Equipment At Car Repair Shop

truck repair shop


A close up of a toy car in a store

When you take your car in for repair, the shop might have a variety of equipment to help with the job. This equipment can include tools for mechanics, machines for testing and diagnostics, and other devices that can make the repair process easier. In this article, we’ll take a look at some of the most common types of car-repair equipment.

Computers/sensors at car repair shop:

A person standing in front of a car

The shop might use several diagnostic tools to pinpoint the location of problems with your car. These include hooking up computers to your car’s computer, where they can receive data on performance and relay this information back to the mechanic in real-time. They may also attach other devices that read or regulate gas mileage, engine temperature, or fluid levels.

Some diagnostic equipment requires attaching sensors to the outside of the part in question to measure factors like vibration, movement, heat level, and more. A sensor might be built into a tool so mechanics don’t even have to touch it when making adjustments or taking measurements. Other equipment can tell how efficient parts are performing, for instance, if combustion is occurring efficiently in the engine.

Tools at car repair shop:

The mechanic may use several different types of tools when working on your car. The most common include:

Hand tools, including wrenches and sockets for tightening and loosening nuts and bolts, pliers, power drills, saws, screwdrivers (flathead and Phillips head), and hammers.

Specialty tools that help mechanics do their job in less time with better results, like an impact wrench used to take lug nuts off fast without having to wait for them to come loose naturally or a torque multiplier used when the tightness of the nut needs to be measured but not changed.

Pneumatic tools make it easier for mechanics to do their jobs when they need to use a lot of force, like with suspensions and steering-joint repairs. Air compressors and air hoses allow mechanics to power pneumatic tools that can be used for loosening or tightening bolts, as well as other repairs. They’re especially useful in making repairs on big vehicles like large trucks and RVs.

Welders give mechanics the ability to create strong joints between metal parts without needing to solder them together, which is time-consuming and may also damage those parts or weaken them so they don’t hold up under stress over time. Welding machines light the welding rod from an electrical current coming from the machine itself so there’s no need for a separate power source.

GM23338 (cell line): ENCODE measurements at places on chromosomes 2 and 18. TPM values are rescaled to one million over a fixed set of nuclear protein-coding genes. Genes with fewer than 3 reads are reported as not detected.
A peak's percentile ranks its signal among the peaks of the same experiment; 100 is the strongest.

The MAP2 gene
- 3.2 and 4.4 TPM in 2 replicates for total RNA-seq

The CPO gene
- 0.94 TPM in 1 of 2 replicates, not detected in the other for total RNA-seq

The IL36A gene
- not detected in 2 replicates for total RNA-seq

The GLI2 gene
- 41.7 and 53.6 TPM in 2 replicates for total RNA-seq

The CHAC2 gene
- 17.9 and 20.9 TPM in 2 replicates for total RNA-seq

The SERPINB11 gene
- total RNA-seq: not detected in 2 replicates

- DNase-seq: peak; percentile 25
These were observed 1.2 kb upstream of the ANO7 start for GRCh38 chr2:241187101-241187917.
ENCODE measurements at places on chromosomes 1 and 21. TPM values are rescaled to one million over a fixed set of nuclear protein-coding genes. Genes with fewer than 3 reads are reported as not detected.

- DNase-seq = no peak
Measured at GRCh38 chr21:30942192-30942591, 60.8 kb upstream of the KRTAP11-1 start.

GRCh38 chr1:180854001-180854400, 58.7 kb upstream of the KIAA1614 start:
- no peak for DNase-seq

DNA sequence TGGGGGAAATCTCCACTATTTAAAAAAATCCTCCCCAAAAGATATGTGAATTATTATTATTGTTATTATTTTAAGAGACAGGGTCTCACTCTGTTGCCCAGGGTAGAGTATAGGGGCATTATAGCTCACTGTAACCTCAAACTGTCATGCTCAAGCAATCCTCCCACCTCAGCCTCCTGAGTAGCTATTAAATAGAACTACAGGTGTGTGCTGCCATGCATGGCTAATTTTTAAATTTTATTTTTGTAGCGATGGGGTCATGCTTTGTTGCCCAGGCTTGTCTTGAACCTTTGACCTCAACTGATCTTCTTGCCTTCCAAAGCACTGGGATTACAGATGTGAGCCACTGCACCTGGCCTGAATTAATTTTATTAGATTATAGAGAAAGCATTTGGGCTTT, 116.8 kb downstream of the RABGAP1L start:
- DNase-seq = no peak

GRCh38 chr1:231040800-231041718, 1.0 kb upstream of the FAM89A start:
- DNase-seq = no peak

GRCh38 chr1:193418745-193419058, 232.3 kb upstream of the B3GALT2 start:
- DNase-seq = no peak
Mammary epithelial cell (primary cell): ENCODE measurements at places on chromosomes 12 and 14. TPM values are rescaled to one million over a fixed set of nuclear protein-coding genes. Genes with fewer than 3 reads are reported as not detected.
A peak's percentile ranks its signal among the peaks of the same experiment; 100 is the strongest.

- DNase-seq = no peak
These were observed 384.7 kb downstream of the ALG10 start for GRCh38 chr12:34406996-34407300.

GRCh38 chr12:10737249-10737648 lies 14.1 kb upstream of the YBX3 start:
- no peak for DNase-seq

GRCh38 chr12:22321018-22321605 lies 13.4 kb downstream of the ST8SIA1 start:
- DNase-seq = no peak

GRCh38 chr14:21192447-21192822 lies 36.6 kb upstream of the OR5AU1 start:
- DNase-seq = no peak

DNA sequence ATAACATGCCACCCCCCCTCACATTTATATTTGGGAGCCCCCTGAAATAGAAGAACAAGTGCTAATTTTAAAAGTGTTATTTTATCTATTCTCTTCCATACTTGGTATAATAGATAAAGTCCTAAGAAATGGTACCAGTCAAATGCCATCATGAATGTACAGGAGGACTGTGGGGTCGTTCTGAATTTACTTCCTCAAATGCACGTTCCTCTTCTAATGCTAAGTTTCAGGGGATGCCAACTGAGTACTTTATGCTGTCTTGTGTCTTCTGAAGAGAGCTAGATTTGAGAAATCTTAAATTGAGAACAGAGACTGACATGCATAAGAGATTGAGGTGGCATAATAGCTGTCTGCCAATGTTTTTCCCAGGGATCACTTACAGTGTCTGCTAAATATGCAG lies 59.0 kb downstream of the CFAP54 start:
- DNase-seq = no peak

Lifts allow mechanics to do their jobs in hard-to-reach places when working on cars and trucks, so they can take out bolts or install new parts without having to get underneath the vehicle itself. Mechanics use lifts in all sorts of ways, from propping up a car so they can work underneath it to set a car up at an angle so they can slide under it easily. Some lifts also have detachable arms that mechanics can use when lifting certain types of larger equipment.

Machines at car repair shop:

In addition to using tools, mechanics often have several different machines available to help them with specific repairs. These include:

Hydraulic lift tables that let mechanics change tires quickly and safely, which is especially useful in the case of trucks and RVs with tall sidewalls.

Wheel balancers use a counterweight to balance out any weight deficits that might occur when removing wheels during repairs, which helps ensure your car will handle better after it’s back on the road. These machines are especially useful for changing tires on big vehicles like large trucks and RVs, since they have tall sidewalls, balancing each wheel can be critical to maintaining stability.

Brake lathes are used if your brake rotor needs resurfacing or replacing because it’s at too great an angle or has become warped due to excess heat from friction. A mechanic turns this machine against the part as if polishing a piece of wood, creating a uniform surface across its diameter so it once again moves smoothly when you brake.

Tire changers make it easy for mechanics to remove and replace tires on cars, trucks, and other vehicles. They include several tools like arms that extend over the wheel (similar to an upside-down cradle) where the tire is clamped into place; robotic arms that move in all directions; air hoses that inflate the clamp around the tire to secure it in place while it’s removed; chucks that lock onto the lug nuts so they don’t get damaged or fall off while the tire is being replaced; and high-speed rotation spindles controlled by foot pedals so mechanics can spin each wheel simultaneously without having to touch them after they’re loosened from their position.


Mechanics use a variety of tools and machines to do their jobs. These include power ratchets, pneumatic tools, welders, lifts, hydraulic lift tables, wheel balancers, brake lathes, and tire changers. In addition to using these tools and machines, mechanics also need to know how to operate them safely and effectively. This knowledge allows them to make the necessary repairs on cars and trucks so they can get back on the road as quickly as possible.

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